The popular Hammer-Aitoff projection is based on an idea by Aitoff which he originally applied to the equatorial case of the azimuthal equidistant projection, yielding this:

rather than to the equatorial case of Lambert's azimuthal equal-area projection.

Using a technique similar to that used to derive Aitoff's Equal-Area projection from the Hammer-Aitoff, but this time scaling the latitude, as well as the longitude, linearly, and using a scale factor of 0.8, one obtains the following attractive compromise projection:

Here, we scale the latitude linearly, rather than by placing one cylindrical equal-area projection on top of another one, so a scale factor does not need to be very close to 1 in order to obtain a short pole-line.

The Aitoff-Wagner projection, also known as the Wagner IX projection, is based on a similar principle; however, the latitude and longitude are not scaled by the same factor before being subjected to the Aitoff projection. Instead, the latitude is reduced to 7/9ths of its value, but the longitude is reduced to 5/9ths of its value, and then the Aitoff projection is performed (or, alternatively, the longitude is reduced to 5/18ths of its value, and then the equatorial case of the Azimuthal Equidistant is performed) and then the inverse scale factors are applied to the x and y values of the result. Here is the result, the Aitoff-Wagner projection:

Out of sheer perversity, here is what the arithmetic mean of the simpler projection I described before presenting the actual Aitoff-Wagner projection, with a scale factor of 0.8 in both directions, and the Van der Grinten(!) projection, looks like:

The projection above could be called the Projection Involving a Really Excessive Amount of Computation for a Projection with No Particular Properties, or PIREACPNPP for short. However, there's nothing wrong with playing with such a thing, as even if it is not suitable for practical use directly, if it looks attractive, one could approximate its appearance with a projection that is simpler to calculate.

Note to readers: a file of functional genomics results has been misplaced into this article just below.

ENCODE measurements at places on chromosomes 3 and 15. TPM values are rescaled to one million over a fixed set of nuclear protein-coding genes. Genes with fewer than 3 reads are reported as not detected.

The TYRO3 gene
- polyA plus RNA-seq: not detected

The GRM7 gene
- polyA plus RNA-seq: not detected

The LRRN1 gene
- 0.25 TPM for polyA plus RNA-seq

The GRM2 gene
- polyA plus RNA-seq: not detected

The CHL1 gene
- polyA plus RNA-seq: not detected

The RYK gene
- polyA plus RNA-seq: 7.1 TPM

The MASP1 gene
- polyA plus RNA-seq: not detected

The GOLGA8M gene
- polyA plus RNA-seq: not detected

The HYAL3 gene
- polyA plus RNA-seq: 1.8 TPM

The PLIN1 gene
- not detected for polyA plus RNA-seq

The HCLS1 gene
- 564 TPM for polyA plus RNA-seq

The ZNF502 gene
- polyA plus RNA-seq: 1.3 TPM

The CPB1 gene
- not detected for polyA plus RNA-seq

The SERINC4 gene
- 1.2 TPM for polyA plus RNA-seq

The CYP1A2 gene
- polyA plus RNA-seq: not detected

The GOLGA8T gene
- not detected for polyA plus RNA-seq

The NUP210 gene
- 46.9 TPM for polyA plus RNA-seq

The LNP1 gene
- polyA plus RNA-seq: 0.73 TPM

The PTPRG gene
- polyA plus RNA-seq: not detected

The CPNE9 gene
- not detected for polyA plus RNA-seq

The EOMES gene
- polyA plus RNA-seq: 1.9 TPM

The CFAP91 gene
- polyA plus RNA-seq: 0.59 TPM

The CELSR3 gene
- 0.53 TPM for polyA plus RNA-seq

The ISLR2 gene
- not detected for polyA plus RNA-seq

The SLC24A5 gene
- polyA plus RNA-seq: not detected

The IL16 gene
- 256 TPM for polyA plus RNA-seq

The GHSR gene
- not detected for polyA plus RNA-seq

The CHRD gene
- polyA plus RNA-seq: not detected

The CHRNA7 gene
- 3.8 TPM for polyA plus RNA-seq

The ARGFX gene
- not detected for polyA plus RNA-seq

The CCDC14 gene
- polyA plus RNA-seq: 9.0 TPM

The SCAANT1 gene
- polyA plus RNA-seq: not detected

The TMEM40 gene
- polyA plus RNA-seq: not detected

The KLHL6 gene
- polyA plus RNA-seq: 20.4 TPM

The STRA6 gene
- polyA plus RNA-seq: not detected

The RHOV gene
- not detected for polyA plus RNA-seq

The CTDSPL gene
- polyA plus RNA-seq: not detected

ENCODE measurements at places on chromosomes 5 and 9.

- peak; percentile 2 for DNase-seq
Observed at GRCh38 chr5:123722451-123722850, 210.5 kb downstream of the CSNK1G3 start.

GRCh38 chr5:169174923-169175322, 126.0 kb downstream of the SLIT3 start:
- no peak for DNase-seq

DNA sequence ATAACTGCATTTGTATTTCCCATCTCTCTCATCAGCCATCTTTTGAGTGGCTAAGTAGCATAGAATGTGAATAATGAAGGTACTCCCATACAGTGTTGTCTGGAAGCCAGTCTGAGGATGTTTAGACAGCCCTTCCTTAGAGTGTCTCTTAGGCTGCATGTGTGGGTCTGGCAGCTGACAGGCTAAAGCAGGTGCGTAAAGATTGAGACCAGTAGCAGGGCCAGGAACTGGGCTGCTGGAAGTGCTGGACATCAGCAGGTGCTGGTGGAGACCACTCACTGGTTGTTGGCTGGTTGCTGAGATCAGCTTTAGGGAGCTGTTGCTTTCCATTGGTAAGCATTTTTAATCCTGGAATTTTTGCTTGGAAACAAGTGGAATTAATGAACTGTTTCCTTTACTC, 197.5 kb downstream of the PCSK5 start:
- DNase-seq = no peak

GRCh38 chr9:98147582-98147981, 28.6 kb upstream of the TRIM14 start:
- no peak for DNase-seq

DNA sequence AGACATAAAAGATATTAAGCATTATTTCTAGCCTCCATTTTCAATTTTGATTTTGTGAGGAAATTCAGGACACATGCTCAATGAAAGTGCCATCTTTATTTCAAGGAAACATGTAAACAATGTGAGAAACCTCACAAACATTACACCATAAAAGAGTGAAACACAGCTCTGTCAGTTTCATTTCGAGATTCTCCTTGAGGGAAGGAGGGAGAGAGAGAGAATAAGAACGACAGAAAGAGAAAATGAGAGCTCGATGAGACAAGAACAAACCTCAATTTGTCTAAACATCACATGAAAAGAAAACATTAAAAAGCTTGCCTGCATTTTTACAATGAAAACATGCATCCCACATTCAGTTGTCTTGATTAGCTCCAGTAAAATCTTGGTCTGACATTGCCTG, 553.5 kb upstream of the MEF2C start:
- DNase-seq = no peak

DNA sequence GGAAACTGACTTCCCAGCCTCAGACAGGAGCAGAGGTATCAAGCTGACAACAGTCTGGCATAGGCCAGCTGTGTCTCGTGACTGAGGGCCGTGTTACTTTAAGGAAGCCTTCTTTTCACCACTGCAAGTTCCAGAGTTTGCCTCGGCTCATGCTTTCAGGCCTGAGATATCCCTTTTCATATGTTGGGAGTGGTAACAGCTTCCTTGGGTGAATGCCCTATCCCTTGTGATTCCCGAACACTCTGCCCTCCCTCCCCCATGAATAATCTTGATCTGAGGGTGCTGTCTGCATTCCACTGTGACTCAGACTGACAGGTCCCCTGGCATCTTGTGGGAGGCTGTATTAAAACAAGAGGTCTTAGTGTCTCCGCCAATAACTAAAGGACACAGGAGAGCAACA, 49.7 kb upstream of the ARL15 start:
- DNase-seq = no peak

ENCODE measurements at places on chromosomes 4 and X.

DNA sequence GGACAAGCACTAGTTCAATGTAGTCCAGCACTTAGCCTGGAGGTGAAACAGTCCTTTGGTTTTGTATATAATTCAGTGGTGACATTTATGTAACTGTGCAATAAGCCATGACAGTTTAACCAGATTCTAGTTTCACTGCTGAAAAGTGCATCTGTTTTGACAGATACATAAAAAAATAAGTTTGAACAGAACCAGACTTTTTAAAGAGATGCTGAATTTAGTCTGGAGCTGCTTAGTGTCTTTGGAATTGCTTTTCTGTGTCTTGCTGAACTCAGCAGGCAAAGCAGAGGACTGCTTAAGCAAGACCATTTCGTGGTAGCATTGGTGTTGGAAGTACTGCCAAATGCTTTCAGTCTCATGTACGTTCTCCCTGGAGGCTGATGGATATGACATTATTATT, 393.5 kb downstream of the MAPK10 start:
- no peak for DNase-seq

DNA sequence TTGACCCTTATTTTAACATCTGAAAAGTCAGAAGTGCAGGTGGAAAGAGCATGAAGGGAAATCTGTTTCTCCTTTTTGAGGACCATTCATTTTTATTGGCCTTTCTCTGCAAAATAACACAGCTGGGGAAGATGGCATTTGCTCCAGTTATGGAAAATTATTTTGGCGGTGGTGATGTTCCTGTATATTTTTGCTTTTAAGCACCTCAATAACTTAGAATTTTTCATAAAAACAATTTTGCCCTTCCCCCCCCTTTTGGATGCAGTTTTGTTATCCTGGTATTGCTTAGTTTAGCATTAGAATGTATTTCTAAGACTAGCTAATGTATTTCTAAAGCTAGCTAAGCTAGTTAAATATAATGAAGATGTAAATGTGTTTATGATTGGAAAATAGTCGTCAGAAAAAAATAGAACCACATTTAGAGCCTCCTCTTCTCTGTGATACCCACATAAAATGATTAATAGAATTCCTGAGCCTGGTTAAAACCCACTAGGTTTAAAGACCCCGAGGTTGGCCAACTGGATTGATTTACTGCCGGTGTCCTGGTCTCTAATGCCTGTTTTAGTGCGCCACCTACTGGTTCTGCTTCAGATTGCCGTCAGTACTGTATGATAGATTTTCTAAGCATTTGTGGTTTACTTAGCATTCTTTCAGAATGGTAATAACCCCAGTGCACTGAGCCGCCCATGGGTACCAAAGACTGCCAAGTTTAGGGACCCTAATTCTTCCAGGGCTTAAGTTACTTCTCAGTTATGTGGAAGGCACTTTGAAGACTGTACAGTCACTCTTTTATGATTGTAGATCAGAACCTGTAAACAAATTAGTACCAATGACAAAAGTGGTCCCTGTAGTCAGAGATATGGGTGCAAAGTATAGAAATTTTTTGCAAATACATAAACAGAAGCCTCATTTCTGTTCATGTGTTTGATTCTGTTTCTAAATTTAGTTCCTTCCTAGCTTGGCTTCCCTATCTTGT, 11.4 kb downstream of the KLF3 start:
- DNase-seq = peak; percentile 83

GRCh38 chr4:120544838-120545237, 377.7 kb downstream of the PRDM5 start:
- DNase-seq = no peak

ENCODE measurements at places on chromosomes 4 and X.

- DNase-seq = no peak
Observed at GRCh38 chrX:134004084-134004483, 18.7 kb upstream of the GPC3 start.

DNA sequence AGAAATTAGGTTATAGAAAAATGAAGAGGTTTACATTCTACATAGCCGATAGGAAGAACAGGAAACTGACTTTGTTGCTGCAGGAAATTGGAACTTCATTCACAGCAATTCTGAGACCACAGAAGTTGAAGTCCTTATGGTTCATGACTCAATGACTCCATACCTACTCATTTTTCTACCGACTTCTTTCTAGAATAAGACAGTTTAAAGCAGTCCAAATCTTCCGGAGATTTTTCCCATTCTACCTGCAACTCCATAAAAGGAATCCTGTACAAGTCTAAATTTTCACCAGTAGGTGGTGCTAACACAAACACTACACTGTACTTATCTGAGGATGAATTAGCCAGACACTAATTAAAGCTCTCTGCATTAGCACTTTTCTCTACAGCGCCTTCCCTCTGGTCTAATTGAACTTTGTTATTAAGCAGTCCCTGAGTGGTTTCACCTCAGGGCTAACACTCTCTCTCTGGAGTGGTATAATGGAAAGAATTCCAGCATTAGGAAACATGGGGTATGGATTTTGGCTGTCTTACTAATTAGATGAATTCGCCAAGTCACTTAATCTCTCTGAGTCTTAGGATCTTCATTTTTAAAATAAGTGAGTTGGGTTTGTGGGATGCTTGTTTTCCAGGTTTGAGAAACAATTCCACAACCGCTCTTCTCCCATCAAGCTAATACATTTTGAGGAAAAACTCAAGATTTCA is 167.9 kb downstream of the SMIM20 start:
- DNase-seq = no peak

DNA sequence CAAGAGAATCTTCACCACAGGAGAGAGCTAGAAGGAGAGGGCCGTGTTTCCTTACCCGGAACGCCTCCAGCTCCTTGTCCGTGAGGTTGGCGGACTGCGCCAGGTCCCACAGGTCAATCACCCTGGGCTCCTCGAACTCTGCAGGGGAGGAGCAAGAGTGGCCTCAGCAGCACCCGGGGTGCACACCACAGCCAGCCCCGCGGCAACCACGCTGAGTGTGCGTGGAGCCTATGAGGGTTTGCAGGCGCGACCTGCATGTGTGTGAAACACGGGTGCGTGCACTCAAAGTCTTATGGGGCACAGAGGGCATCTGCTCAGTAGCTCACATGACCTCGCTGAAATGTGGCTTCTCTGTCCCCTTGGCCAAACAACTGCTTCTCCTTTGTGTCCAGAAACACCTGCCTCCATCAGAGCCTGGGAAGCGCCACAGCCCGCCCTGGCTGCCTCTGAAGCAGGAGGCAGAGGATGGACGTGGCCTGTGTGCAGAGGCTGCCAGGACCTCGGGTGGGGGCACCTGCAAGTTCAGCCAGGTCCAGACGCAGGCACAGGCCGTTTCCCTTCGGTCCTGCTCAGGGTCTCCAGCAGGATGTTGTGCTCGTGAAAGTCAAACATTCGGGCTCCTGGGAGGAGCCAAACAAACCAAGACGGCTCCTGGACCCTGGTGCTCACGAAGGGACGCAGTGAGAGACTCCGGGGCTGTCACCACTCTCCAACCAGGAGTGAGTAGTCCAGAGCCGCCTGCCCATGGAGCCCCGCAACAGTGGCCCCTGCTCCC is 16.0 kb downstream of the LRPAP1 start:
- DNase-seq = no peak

However, there is a real map projection the appearance of which is somewhat in the same ballpark as this one, the Larrivée projection,

the formula for which is:

1 1 x = ( - + - sqrt( cos(lat) ) ) * long 2 2 lat y = ------------------------------ 1 1 cos( - lat ) * cos( - long ) 2 6

Although this is an interesting and attractive projection in its own right, and a reasonable alternative to the Winkel Tripel or the Van der Grinten for world maps in atlases, depending on the extent to which one wishes to move away from the Mercator, the fact that the meridians lose their curvature away from the equator somehow, at least to me, fairly shouts the idea of calculating the arithmetic mean of this projection with another kind of projection, perhaps the Aitoff, for example:

but while this projection does have a pleasing appearance, it still also looks strange, perhaps even more so than the Larrivée itself, because of its overall shape.

And, just for comparison, here is the world on the Savard Egg projection (a conventional projection, and thus a member of a different family) since it has a somewhat similar aspect ratio:

Well, it isn't *quite* as good, having somewhat
more shear. But then it also has somewhat less areal distortion,
although that could be taken care of in a projection of the
type shown above by giving the Van der Grinten projection
less weight.

Of course, the Aitoff-Wagner projection itself has considerably less areal distortion, and it keeps shear down by means of its relatively long pole-line. If I can get away with making the pole-line a little shorter, as shown in the example with two scale factors of 0.8, I am happy to do that. "Craster's Minmum-Error Polyconic" is a projection which resembles projections of this type, but which is based on more sophisticated mathematics. And if the pole-line joins up with itself, one can meet the Laskowski Tri-Optimal projection, another attempt at a minimum-error projection of the whole world.

Using different ratios for the latitude and longitude, I shrank the longitude to 1/2 its value, with no further shrinkage, as in the Hammer, but shrank the latitude as well to 3/4 its value, with inverse stretchings of the x and y coordinates, to obtain:

and then, applying a further stretch of the y coordinate of 7/6ths, I obtained the following:

in an attempt to see if this was how Canters' Minimum-Error Polyconic projection worked, but it was not; apparently, that projection is instead based on a polynomial expansion, like the Laskowski Tri-Optimal.

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